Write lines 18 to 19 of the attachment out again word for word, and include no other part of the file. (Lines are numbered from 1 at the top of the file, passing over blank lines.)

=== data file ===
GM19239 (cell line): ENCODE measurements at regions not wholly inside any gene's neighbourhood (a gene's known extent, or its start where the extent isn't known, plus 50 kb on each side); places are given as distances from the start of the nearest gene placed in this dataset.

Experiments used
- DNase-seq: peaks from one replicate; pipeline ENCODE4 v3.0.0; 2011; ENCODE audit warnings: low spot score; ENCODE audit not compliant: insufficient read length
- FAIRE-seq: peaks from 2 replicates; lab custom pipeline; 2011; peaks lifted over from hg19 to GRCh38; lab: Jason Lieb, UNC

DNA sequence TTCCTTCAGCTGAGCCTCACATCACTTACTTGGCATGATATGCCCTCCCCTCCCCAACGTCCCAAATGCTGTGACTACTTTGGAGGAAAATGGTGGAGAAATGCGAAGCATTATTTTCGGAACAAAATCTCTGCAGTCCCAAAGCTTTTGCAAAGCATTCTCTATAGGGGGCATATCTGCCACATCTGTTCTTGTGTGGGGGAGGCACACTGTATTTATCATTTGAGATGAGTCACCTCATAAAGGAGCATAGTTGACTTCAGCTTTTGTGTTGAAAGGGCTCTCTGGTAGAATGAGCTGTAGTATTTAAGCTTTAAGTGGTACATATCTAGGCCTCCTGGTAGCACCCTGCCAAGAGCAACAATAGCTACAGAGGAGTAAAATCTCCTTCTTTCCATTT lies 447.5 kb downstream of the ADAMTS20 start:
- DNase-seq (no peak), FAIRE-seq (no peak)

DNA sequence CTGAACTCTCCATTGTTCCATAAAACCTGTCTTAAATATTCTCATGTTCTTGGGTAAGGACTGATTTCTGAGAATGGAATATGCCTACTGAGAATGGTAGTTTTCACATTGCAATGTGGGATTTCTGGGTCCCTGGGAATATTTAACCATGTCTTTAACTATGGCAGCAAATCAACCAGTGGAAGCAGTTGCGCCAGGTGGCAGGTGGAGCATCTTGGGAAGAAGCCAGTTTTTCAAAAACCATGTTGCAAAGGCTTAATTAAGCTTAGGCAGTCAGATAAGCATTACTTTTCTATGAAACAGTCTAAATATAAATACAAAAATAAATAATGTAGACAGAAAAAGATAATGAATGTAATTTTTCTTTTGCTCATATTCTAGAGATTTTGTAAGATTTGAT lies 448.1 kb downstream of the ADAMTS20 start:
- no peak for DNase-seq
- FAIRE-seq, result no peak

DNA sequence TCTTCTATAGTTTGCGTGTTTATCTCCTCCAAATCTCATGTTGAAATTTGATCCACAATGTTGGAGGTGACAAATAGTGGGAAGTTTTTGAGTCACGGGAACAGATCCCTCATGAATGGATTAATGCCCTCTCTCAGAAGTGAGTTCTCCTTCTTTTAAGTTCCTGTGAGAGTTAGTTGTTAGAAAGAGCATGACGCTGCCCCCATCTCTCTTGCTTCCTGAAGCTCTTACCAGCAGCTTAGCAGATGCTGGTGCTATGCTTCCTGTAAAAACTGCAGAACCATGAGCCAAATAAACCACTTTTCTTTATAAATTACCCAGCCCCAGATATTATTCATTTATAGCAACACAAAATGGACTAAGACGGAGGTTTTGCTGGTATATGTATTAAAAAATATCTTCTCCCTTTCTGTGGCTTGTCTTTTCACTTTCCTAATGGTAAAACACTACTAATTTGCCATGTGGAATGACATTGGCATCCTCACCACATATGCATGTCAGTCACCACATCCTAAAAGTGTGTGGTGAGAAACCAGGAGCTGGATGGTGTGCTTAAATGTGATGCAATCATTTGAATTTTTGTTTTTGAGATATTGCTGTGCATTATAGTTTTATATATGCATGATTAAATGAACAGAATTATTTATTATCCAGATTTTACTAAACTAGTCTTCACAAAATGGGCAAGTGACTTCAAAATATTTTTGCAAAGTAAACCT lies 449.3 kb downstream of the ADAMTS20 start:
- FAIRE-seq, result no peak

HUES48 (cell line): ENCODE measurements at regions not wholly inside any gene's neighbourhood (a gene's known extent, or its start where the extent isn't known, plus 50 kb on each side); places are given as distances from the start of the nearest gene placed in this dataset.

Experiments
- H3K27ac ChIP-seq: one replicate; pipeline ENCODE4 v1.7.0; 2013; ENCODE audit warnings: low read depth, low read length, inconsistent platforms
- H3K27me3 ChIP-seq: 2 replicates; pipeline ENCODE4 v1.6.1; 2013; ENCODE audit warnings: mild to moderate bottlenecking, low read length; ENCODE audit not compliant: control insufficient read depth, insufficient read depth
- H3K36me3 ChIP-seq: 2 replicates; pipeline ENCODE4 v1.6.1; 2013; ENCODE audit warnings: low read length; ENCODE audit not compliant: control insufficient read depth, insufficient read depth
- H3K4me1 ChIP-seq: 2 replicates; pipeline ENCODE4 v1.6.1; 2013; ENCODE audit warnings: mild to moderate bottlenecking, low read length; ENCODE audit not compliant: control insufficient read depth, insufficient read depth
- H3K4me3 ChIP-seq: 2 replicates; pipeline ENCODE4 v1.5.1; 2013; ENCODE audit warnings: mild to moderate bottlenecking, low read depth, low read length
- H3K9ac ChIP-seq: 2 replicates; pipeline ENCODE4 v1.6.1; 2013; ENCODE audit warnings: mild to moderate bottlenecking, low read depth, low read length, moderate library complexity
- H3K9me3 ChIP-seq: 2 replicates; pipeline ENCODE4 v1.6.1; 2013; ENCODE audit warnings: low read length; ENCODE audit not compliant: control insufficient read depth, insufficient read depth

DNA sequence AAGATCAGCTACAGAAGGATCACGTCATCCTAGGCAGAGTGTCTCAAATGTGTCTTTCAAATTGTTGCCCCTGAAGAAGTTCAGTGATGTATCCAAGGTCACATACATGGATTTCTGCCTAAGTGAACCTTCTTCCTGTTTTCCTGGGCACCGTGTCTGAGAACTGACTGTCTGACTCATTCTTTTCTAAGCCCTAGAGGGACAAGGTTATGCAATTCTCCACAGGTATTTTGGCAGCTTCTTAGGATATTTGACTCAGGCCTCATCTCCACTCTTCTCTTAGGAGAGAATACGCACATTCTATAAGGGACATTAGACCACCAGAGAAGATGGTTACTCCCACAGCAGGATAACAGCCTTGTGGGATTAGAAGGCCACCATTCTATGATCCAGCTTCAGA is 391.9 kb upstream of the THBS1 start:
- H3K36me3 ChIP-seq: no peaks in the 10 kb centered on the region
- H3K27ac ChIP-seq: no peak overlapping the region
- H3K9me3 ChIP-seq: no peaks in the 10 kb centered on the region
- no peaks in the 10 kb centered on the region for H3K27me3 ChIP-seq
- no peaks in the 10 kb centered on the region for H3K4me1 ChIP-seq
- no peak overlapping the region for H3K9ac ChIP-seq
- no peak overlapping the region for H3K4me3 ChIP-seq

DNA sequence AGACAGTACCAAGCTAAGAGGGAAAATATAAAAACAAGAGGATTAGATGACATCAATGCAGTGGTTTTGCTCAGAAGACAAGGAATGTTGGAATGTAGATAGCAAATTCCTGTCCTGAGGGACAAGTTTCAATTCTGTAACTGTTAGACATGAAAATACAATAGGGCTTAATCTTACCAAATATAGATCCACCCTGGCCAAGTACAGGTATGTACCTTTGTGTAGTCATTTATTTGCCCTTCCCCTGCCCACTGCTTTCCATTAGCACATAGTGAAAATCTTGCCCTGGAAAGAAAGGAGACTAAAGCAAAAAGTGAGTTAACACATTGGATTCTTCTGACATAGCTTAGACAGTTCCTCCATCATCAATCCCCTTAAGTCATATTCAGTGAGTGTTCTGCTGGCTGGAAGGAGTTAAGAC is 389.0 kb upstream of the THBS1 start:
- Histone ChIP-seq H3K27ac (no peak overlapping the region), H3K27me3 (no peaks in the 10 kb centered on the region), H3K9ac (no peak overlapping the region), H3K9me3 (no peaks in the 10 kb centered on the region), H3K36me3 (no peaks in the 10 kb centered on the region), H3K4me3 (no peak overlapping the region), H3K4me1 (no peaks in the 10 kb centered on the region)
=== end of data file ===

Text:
- H3K4me3 ChIP-seq: 2 replicates; pipeline ENCODE4 v1.5.1; 2013; ENCODE audit warnings: mild to moderate bottlenecking, low read depth, low read length
- H3K9ac ChIP-seq: 2 replicates; pipeline ENCODE4 v1.6.1; 2013; ENCODE audit warnings: mild to moderate bottlenecking, low read depth, low read length, moderate library complexity